[Review] Greg Lake (1981)

Rockers and ballads from the voice of ELP plus the guitar of Gary Moore.

Kronomyth 1.0: Oh, what a lucky man I was.

“He put the L in ELP, but I don’t know what the L he was thinking with this album.” Thus began my snarky review of Greg Lake’s eponymous debut. From there, I went on to point out that Billboard described the album as “loaded with steamy rockers and touching ballads,” which elicited this response from me: “While I’ll concede that a good half of this album is steaming, I wouldn’t suggest touching it.” That’s right, I said half of it was poo. I should have been a pair of ragged claws scuttling across the floors of silent seas. Greg Lake recorded only two solo albums in his lifetime: Greg Lake and Manoeuvres. Neither added much to the man’s legend, truth be told, but both featured that bold, beautiful voice. His first album also prominently showcased the pyrotechnic contributions of lead guitarist Gary Moore (ex-Thin Lizzy), who here effectively replaces Keith Emerson as Lake’s primary musical foil. Truly, the album might just as well have been co-credited to Moore or billed as ELM, since keyboardist Tommy Eyre (who joined Moore for his next album) cowrites half the material. Now, I never liked the over-the-top heavy metal of the 80s, and the opening Nuclear Attack (which Moore had looked to release the previous year) is waayy over the top. It wasn’t at all what I was expecting from Lake, although I suppose is does point forward to Asia. The next track, Love You Too Much, is a leftover from none other a luminary than Bob Dylan. Again, not at all what I was expecting from the author of “C’est La Vie,” and I began to wonder how many licks it would take before we reached the gooey center of Greg Lake the songwriter. The quote the owl, the answer is tharee. It Hurts reintroduces the romantic balladeer we all know and love. It’s not timeless stuff, but the time passes nicely enough, and from here on in it’s mostly a Greg Lake album. While I can’t shake the feeling that Christine McVie should be singing Black and Blue, it’s not a bad song. Retribution Drive is even better and puts just the right amount of pomp and atmosphere behind that marvelous voice. It’s one of several songs co-written with artist-in-residence, Tony Benyon, who produced the Th’ Lone Groover comics for NME. The second side of the album is better balanced toward the songs of Greg Lake. The only misstep is Let Me Love You Once Before You Go, a song written by professional tunesmiths Steve Dorff and Molly Ann Leiken, both of whom had written material for The Carpenters and which occasioned me to originally kronomyth this album as “Let me go once before you love me,” since this is a classy site that never misses a chance to make a bathroom joke. These days, if I’m slightly disappointed with this album, it’s only because I expected a lot from Lake. More than John Wetton, anyway, whose Caught in the Crossfire is clearly the better album. Even the best prog bands had largely abandoned their classic sound by now, and I probably held the torch for too long, resulting in my feeling burned by albums like this and Asia. These days, I’m just thankful for the chance to spend what time remains in the cool shadow of an artist of his stature.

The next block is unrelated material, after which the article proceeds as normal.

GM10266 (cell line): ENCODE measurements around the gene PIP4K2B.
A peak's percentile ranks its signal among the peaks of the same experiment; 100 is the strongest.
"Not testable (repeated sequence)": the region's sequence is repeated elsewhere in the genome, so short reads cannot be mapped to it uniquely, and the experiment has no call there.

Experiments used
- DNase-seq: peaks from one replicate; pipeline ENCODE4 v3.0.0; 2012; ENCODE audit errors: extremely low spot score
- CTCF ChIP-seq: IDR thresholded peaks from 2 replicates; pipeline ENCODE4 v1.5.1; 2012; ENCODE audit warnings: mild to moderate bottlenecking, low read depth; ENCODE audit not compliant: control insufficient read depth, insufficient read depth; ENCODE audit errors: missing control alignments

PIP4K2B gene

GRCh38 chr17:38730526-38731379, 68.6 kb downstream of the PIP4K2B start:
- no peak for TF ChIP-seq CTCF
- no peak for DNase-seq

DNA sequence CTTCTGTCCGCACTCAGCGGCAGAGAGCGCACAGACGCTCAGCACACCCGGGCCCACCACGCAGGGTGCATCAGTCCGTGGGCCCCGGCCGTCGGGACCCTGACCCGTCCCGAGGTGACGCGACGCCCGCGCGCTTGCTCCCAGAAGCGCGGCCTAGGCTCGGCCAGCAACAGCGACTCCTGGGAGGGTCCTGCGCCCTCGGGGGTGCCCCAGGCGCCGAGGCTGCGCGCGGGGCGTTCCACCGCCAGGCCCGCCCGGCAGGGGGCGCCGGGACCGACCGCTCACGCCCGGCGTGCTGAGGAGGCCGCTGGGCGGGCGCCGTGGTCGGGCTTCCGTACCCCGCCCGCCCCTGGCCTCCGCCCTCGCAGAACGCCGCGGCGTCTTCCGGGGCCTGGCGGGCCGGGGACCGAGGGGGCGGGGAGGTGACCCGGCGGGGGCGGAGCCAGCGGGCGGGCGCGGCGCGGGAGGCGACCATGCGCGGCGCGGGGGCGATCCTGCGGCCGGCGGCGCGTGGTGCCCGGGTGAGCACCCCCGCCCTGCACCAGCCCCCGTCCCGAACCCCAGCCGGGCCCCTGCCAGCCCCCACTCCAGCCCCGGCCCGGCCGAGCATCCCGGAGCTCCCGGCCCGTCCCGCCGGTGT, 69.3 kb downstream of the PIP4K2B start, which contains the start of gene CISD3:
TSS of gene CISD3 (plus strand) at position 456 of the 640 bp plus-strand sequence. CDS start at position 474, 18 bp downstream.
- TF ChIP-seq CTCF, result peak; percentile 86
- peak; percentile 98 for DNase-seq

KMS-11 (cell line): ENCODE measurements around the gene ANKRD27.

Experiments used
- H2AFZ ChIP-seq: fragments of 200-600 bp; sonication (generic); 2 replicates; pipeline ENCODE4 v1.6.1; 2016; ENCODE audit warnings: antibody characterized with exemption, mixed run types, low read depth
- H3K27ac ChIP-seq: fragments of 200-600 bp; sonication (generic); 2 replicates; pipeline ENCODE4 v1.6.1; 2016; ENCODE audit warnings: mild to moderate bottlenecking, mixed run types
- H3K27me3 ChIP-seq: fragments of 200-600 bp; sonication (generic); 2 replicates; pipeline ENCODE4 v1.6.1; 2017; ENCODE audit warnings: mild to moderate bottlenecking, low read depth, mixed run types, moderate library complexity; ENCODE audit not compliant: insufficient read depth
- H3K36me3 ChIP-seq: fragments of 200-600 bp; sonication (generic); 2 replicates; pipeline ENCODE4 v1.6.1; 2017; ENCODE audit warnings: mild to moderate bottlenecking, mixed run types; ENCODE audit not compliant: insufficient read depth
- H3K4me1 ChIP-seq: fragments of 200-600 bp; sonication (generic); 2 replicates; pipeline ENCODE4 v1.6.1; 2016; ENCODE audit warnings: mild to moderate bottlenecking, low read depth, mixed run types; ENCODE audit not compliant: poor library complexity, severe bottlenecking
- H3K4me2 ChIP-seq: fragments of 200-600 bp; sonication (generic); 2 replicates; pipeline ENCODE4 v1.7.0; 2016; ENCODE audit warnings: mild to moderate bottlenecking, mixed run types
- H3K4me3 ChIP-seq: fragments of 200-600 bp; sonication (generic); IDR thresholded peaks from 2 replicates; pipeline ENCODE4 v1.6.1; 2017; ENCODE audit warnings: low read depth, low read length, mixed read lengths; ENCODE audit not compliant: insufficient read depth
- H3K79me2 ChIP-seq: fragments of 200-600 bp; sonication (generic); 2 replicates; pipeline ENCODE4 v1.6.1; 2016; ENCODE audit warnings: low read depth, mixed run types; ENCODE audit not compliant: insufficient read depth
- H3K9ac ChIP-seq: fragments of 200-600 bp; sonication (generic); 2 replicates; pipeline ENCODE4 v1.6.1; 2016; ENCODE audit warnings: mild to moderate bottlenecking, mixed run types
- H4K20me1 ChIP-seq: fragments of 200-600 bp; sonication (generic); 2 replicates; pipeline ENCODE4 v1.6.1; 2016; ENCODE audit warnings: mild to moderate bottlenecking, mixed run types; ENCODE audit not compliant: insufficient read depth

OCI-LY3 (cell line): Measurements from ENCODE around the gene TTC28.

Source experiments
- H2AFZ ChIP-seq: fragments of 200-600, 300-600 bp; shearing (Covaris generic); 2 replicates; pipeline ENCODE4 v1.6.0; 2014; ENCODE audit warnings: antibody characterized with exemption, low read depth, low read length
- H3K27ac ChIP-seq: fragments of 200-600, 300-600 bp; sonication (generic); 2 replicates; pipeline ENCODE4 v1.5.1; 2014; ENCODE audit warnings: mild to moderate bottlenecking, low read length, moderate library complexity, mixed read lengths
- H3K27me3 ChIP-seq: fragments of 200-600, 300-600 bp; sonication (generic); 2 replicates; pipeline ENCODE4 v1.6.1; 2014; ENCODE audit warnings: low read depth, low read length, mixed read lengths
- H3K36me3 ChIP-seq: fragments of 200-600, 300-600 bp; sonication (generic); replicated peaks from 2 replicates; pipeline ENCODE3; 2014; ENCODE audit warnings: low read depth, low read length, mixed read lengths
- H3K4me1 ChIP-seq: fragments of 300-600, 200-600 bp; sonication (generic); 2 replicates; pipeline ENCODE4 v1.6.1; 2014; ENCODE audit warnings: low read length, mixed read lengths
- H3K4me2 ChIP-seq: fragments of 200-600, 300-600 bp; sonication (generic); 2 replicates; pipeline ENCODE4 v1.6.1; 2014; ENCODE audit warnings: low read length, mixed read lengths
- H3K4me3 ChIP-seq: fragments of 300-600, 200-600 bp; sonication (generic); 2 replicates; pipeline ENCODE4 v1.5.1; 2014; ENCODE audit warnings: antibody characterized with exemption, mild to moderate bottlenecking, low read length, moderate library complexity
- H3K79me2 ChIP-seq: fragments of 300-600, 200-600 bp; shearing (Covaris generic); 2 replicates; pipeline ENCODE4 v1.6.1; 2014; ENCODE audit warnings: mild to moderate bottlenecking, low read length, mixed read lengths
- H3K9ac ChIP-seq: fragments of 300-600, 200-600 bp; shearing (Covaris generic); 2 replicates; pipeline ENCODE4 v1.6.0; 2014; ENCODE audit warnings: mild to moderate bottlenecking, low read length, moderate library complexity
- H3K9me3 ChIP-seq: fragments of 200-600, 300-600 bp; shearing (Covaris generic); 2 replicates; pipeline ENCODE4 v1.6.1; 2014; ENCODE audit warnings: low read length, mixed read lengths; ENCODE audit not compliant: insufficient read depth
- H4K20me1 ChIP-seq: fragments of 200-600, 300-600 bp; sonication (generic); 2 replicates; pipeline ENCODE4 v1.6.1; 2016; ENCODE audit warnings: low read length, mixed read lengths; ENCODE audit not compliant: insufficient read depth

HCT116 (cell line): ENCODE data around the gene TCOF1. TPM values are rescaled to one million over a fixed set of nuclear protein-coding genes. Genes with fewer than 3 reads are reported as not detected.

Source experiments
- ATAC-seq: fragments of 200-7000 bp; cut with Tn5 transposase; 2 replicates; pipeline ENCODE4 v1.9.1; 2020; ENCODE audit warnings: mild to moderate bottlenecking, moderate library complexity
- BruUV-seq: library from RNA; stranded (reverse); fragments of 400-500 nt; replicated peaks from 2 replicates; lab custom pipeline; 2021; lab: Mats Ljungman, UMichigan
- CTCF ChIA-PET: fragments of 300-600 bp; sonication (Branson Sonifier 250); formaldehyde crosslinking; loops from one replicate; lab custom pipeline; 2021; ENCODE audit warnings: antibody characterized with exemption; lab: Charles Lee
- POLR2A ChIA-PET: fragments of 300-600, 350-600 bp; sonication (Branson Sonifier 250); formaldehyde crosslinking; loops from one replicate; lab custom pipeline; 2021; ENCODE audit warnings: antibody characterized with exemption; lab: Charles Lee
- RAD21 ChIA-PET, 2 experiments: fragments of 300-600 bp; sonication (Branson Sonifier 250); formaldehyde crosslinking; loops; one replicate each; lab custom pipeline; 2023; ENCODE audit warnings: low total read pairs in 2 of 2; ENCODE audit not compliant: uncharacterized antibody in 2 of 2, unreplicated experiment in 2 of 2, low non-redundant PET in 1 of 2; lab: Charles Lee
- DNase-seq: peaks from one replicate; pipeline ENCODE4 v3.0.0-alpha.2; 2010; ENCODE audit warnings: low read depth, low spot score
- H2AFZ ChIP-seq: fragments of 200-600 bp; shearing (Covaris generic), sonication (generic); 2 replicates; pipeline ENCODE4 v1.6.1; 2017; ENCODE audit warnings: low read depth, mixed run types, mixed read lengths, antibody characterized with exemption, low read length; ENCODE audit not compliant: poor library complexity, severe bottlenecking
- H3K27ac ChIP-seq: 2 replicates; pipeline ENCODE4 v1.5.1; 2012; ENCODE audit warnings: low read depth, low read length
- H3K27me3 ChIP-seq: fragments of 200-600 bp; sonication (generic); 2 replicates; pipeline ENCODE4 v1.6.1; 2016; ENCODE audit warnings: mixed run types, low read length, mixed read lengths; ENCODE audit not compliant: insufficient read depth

Original elpee version

A1. Nuclear Attack (Gary Moore) (4:27)
A2. Love You Too Much (Bob Dylan/Helena Springs/Greg Lake) (3:55)
A3. It Hurts (Greg Lake) (4:27)
A4. Black and Blue (Greg Lake) (3:56)
A5. Retribution Drive (Greg Lake/Tony Benyon/Tommy Eyre) (5:03)
B1. Long Goodbye (Greg Lake/Tony Benyon/Tommy Eyre) (3:55)
B2. The Lie (Greg Lake/Tommy Eyre/Tony Benyon) (4:44)
B3. Someone (Tommy Eyre/Greg Lake/Tony Benyon) (4:08)
B4. Let Me Love You Once Before You Go (Steve Dorff/Molly Ann Leiken) (4:16)
B5. For Those Who Dare (Greg Lake/Tony Benyon) (3:53)

The Players

Greg Lake (bass, vocals), Tommy Eyre (keyboards), Gary Moore (guitar) with Clarence Clemmons (saxophone), Willie Cochrane (piper), Bill Cuomo (keyboards), Michael Giles (drums), David Hungate (bass), Jode Leigh (drums), Steve Lukather (guitar), Tristram Margetts (bass), Greg Mathieson (keyboards), Ted McKenna (drums), David Milner (piper), Dean Parks (guitar), Jeff Porcaro (drums), Snuffy Walden (guitar). Produced by Greg Lake except A3 by Alex Grobb; engineered by Haydn Bendall, Brian Robson, Steve Short, Paul Dobe, Harold Blumberg, John Timperley, Nigel Walker.

The Pictures

Cover concept by Tony Benyon. Fibre-optic design by Rocky at Cucumber. Art direction by John Pasche.

The Plastic

Released on elpee and cassette in October 1981* in the UK (Chrysalis, CHR/ZCHR-1357), the US (Chrysalis, CHR/PVT4-1357), Germany (Chrysalis, 204 103 320) and Japan (Chrysalis, WWS-81445) with lyrics innersleeve; reached #62 on the UK charts and #62 on the US charts. (*First appeared in 10/17/81 issue of Billboard.)

  1. Re-issued on compact disc in 2000 (Creative Musical Arts, GLCD 3002).
  2. Re-released on remastered compact disc in 2000 in the UK (Zoom, ZCRCD42).
  3. Re-issued on remastered compact disc on July 26, 2011 (Rock Candy).

1 thought on “[Review] Greg Lake (1981)

  1. I remember your old review began with, “Given that Greg Lake’s fanbase consists primarily of ELP fans, you have to wonder what the L he was thinking when he decided to make a wanky little hair metal album (or half of one, anyway). OK, so it’s not really hair metal, but nobody ever told Gary Moore (or the other guitarists) that.”

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